This build guide is how we recommend upgrading the Ibanez JS140 electric guitar, which is an economy version of Joe Satriani's much more expensive signature model. Out of the box this guitar is decent, but a few simple upgrades can give it a lot more power and a far more professional sound that better-matches its sleek aesthetics.
In total, we're looking to do four basic modifications and add a gig bag.
These mods address a few glaring problems with the JS140 as it comes out of the box, which would include the following:
- Stock neck and bridge pickups
- Stock strings
- Doesn't ship with a case or gig bag
We can address all of these issues making the JS140 a much better guitar for around $1000 dollars and a little bit of soldering.
Approximate Base Total: $1020
The JS140 has a basswood body with a 24-fret maple neck and an Edge Zero II tremolo system. We like the tremolo system and the neck, though you could upgrade to a real Floyd Rose system if you wanted the prestige of the original designer. We recommend keeping the Edge Zero because it's quite comparable to the original in a quality sense, even if it's not as prestigious.
Elements we recommend replacing out of the box are both the neck and bridge pickups along with the strings. You'll also note that it does not include any kind of case or gig bag, so we've added one of those to the list as well.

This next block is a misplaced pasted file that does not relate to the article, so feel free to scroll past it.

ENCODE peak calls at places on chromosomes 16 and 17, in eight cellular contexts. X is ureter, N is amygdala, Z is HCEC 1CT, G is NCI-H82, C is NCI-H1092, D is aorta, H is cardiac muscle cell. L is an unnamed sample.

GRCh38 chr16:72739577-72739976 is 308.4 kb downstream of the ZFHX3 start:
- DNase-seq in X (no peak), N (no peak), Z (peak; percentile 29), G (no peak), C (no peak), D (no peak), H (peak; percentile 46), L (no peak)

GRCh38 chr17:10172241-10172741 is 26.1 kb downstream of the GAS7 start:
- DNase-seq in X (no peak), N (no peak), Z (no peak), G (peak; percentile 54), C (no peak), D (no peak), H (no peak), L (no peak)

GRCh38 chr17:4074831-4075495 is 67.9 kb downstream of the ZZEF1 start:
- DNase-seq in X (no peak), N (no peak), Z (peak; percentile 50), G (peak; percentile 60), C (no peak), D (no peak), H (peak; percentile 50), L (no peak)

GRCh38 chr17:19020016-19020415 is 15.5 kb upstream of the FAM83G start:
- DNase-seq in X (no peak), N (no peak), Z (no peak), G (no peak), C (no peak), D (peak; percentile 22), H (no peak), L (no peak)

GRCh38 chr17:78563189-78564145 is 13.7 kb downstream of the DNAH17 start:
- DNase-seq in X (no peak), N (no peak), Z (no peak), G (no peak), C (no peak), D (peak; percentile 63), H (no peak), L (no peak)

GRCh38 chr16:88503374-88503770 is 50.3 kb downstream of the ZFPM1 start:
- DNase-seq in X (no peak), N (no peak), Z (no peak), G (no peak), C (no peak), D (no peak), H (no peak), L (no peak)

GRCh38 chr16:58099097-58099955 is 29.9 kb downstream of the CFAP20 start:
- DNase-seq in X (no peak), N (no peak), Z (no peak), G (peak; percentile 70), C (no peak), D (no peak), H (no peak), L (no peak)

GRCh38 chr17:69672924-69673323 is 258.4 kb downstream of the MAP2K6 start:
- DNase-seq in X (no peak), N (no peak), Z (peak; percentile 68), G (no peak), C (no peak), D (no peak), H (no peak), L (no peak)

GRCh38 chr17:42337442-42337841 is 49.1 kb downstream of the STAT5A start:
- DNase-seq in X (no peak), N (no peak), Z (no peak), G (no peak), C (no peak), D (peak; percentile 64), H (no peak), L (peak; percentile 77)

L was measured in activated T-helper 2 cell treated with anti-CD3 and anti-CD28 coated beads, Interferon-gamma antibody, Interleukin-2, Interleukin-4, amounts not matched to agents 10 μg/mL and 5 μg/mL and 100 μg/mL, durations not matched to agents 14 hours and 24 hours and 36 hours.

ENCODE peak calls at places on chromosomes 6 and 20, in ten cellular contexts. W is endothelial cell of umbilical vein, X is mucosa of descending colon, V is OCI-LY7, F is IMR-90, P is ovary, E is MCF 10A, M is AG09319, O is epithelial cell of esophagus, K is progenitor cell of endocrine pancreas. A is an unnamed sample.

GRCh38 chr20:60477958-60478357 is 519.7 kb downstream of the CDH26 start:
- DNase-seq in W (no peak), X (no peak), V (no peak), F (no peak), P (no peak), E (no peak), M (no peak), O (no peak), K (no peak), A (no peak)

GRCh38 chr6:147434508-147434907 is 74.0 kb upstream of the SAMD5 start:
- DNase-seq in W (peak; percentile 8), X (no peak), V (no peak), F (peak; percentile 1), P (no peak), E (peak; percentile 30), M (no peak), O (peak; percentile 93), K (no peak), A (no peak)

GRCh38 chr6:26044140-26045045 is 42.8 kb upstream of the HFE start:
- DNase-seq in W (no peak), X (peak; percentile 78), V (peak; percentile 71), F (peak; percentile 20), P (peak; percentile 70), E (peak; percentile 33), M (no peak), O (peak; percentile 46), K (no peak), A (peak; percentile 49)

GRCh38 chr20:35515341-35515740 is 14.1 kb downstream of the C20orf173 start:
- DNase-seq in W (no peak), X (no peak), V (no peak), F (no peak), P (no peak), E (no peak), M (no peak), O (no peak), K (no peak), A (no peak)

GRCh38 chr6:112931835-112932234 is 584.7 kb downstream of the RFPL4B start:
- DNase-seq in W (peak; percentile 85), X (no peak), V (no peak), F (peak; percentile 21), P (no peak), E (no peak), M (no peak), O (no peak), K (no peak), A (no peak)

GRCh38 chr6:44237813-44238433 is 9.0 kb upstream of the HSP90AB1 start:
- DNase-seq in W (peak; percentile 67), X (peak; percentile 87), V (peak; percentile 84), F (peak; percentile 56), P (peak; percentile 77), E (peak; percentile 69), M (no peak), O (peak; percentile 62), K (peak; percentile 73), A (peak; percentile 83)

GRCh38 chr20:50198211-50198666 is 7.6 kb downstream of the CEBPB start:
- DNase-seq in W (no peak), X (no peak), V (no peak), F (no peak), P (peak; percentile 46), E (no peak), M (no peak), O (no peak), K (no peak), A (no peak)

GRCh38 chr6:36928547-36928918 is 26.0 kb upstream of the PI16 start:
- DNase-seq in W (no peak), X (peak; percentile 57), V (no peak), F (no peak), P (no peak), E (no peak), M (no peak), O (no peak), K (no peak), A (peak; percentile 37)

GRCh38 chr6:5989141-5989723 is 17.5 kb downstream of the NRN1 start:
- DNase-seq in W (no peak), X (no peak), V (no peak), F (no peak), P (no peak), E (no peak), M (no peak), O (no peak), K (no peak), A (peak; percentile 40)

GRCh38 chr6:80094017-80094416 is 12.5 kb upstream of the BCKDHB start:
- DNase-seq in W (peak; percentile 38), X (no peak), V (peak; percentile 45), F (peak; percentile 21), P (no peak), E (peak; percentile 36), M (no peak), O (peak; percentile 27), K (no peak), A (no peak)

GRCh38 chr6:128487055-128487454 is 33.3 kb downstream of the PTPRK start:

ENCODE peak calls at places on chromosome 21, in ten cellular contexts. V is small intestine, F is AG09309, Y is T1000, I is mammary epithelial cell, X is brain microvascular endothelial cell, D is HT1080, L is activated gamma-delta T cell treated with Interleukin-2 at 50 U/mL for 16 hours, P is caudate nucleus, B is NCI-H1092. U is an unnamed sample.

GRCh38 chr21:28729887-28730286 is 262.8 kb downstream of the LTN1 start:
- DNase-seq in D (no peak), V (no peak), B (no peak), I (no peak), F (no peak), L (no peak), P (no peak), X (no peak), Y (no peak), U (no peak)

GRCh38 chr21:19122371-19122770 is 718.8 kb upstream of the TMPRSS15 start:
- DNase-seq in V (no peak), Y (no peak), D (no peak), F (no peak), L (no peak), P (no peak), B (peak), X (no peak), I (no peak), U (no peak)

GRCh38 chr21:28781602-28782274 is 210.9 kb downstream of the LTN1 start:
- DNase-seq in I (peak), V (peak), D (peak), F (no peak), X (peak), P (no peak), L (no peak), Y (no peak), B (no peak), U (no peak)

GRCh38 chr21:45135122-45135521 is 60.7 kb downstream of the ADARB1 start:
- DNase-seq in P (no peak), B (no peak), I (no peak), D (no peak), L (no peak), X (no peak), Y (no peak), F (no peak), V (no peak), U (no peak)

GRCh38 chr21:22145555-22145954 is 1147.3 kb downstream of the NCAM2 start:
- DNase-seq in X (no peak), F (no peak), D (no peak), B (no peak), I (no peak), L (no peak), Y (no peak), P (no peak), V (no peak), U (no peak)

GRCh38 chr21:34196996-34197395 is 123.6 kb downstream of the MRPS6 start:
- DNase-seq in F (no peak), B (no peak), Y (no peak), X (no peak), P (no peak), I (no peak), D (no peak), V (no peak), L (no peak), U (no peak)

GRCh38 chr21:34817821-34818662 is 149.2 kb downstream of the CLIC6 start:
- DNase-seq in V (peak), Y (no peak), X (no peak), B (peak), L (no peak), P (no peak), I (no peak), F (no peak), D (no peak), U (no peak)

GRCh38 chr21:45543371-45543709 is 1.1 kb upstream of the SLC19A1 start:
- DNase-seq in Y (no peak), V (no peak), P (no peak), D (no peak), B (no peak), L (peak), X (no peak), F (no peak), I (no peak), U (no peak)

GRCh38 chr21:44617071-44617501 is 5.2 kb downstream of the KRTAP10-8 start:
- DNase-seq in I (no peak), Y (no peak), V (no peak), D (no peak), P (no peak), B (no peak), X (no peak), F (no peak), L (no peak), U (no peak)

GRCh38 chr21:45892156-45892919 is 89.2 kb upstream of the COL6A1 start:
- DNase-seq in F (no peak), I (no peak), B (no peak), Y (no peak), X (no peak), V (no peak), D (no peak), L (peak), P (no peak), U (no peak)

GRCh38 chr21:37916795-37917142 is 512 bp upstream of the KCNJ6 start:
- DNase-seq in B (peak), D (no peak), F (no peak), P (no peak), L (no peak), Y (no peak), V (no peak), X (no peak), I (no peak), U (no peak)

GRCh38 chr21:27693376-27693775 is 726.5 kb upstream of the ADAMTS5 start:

The Neck Pickup
The Seymour Duncan SHR-1n Hot Rails Strat pickup's neck variation is a bit more subtle than the bridge version, though it still has a high output level and lots of sustain, ideal Satriani's heavier style. Notice there are also two blades each with their own coil winding that'll give some added punch to your tone.
This one fits right into the neck slot on the JS140.
Notice that you won't need a mounting ring since this particular Seymour Duncan rail comes with one built into the pickup itself.
The Bridge Pickup
For the bridge we've swapped out the stock humbucker with a bridge version of the Seymour Duncan SH-8 Invader. It's a little brighter than the Hot Rails strip and uses ceramic magnets, which gives you a smoothness to your tone even on the higher and more chime-like notes.
Install the pickup and replace the existing mounting ring with the metal Kmise ring suggested.
Stock Ibanez strings should always be changed out right away. Satriani uses the D'Addario set we've recommended, though you can certainly shop around for different sizes depending on your own playing style and preferences. Most anything from Ernie Ball or Elixir is fair game, just so long as you don't need to rely on what you get out of the box.
We've added an Ibanez Powerpad gig bag that is extremely sturdy, saving you the headache of a hard-shell case expense. It'll fit any of the traditional Ibanez electric guitar shapes.
Your Questions and Ideas
Have a mod or part that you know would work particularly well with the Ibanez JS140?
Maybe you disagree with the choices we've listed?
Let us know in the comments section below. If you have an idea that holds water, we'll add it to the list so others can benefit as well.
Likewise, if you have an idea for a guitar (electric or acoustic) build, you can drop it there as well and we'll take a look.
Flickr Commons Image courtesy of Claudio Poblete